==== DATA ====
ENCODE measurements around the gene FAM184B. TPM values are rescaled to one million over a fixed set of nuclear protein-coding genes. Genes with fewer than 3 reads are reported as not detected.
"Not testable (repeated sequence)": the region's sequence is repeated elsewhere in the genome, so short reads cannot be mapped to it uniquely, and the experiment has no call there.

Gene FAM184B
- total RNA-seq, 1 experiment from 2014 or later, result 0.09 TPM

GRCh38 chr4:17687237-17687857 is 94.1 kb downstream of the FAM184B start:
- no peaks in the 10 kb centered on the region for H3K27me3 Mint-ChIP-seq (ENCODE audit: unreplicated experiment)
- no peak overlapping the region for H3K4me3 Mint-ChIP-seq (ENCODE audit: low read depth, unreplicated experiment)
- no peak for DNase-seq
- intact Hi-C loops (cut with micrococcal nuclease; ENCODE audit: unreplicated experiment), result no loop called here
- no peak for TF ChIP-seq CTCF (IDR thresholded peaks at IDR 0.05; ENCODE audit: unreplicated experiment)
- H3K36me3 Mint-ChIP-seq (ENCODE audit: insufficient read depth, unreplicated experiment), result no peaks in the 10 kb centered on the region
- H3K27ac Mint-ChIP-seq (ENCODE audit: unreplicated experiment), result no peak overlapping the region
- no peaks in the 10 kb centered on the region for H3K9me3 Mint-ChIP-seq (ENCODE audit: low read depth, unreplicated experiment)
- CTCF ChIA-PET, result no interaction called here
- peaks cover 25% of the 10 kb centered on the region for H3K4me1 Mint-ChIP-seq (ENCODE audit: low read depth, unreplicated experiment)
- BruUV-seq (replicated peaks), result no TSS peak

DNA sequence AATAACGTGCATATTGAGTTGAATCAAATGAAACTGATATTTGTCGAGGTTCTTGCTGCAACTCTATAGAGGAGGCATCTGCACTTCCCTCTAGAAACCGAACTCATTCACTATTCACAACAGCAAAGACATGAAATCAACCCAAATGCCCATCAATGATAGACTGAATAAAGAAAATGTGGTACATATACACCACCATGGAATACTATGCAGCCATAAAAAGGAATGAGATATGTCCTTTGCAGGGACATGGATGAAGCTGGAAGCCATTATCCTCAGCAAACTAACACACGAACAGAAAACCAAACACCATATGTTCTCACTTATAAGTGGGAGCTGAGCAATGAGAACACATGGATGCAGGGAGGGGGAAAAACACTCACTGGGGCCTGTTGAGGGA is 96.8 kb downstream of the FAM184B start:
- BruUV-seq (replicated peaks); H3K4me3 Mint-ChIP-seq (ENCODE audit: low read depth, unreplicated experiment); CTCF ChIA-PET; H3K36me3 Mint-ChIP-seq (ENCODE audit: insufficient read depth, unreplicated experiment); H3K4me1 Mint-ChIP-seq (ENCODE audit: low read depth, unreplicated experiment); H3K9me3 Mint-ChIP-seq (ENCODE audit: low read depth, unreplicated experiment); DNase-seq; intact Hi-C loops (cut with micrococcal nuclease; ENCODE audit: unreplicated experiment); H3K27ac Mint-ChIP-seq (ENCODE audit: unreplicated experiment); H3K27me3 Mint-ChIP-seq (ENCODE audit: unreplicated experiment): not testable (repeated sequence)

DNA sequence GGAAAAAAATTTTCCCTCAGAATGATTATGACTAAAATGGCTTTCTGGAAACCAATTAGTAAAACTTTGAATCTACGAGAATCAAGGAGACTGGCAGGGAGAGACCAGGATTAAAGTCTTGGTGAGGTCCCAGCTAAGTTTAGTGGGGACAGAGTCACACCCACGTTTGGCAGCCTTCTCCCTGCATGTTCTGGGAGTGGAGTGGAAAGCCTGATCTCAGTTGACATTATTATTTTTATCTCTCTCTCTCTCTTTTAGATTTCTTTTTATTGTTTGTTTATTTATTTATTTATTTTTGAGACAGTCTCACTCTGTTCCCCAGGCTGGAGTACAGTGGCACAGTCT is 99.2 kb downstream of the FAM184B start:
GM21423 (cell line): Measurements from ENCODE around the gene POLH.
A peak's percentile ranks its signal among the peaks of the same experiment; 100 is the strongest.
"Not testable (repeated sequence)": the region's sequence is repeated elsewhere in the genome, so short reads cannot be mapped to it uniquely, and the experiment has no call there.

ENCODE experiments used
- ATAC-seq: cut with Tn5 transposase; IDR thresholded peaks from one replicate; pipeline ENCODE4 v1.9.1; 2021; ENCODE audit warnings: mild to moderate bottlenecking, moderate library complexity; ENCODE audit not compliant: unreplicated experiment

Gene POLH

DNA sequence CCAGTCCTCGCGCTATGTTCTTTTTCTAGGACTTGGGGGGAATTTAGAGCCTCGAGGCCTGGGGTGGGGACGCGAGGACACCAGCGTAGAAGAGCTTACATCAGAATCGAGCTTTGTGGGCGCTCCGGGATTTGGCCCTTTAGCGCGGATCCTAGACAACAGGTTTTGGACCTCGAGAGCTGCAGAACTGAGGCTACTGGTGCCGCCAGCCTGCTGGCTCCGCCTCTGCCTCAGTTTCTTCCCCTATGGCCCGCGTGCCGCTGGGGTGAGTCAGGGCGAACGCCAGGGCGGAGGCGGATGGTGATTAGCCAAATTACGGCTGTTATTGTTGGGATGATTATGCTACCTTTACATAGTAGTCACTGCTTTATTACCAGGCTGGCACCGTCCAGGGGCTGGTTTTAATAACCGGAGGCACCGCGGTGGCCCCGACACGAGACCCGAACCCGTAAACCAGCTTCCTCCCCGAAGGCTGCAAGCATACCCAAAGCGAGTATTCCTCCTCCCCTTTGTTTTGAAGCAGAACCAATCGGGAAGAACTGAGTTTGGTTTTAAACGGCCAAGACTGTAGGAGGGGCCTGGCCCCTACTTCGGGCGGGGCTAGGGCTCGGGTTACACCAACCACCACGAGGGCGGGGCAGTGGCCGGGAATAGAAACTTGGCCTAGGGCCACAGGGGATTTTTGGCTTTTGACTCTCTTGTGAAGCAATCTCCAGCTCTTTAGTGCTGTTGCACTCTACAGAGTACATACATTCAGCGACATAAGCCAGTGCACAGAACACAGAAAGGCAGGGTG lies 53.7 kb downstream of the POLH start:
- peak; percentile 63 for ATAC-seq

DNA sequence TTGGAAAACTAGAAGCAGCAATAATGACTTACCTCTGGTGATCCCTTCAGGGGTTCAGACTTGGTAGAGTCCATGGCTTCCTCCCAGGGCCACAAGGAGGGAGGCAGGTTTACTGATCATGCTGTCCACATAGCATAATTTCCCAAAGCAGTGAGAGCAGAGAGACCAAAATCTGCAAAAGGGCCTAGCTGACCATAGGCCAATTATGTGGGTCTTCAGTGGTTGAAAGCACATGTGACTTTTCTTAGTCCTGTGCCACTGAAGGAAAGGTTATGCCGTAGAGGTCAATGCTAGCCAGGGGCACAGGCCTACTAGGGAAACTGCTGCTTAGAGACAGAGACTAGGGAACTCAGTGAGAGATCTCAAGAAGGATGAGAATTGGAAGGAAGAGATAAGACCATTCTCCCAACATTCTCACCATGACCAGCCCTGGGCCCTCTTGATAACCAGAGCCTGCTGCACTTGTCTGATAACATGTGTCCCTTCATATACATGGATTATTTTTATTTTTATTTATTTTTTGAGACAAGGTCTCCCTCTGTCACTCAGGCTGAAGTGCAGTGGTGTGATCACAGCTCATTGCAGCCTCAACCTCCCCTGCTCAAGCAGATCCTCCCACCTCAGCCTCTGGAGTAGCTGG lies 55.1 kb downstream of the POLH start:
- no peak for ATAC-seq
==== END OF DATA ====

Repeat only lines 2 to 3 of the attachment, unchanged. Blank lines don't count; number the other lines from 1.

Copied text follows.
"Not testable (repeated sequence)": the region's sequence is repeated elsewhere in the genome, so short reads cannot be mapped to it uniquely, and the experiment has no call there.

Gene FAM184B